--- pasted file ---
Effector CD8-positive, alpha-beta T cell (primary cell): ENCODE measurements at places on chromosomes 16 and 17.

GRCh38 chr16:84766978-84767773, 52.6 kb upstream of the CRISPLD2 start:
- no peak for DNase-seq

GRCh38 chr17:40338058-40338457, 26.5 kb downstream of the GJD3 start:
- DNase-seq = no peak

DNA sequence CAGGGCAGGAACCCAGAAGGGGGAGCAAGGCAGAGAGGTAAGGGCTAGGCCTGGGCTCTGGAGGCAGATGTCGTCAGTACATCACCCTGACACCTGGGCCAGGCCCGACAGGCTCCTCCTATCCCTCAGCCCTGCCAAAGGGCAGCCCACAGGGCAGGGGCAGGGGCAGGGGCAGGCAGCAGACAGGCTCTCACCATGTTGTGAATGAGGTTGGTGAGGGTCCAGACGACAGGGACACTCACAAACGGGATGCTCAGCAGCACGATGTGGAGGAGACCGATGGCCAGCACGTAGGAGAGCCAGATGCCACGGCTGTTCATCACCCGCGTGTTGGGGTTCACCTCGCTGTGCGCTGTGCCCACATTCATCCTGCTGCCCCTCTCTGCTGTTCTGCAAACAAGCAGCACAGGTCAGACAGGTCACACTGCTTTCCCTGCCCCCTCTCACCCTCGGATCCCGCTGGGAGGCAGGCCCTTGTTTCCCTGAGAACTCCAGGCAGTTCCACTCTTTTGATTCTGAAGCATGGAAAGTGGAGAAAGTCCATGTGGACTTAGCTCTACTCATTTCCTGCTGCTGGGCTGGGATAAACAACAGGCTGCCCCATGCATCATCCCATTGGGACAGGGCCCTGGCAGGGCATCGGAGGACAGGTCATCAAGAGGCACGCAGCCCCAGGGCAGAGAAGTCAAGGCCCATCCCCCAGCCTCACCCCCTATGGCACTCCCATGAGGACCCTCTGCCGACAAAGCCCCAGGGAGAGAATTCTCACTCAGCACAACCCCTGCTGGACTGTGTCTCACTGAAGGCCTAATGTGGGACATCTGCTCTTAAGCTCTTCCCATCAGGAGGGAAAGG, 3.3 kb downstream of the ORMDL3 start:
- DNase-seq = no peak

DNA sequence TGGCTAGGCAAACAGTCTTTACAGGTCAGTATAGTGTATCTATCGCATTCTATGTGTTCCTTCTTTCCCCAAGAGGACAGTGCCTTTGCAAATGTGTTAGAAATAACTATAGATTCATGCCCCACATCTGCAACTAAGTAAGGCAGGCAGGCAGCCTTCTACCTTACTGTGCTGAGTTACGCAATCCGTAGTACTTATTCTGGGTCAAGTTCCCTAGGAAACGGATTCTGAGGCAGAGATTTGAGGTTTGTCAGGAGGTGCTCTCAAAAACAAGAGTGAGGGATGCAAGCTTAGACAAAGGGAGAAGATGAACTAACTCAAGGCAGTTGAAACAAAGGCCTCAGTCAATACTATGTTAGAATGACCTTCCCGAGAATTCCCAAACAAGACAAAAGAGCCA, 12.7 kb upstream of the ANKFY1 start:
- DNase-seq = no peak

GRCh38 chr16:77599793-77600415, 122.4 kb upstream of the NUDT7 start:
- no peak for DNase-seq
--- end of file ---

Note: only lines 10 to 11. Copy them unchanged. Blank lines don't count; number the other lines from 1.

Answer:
GRCh38 chr16:77599793-77600415, 122.4 kb upstream of the NUDT7 start:
- no peak for DNase-seq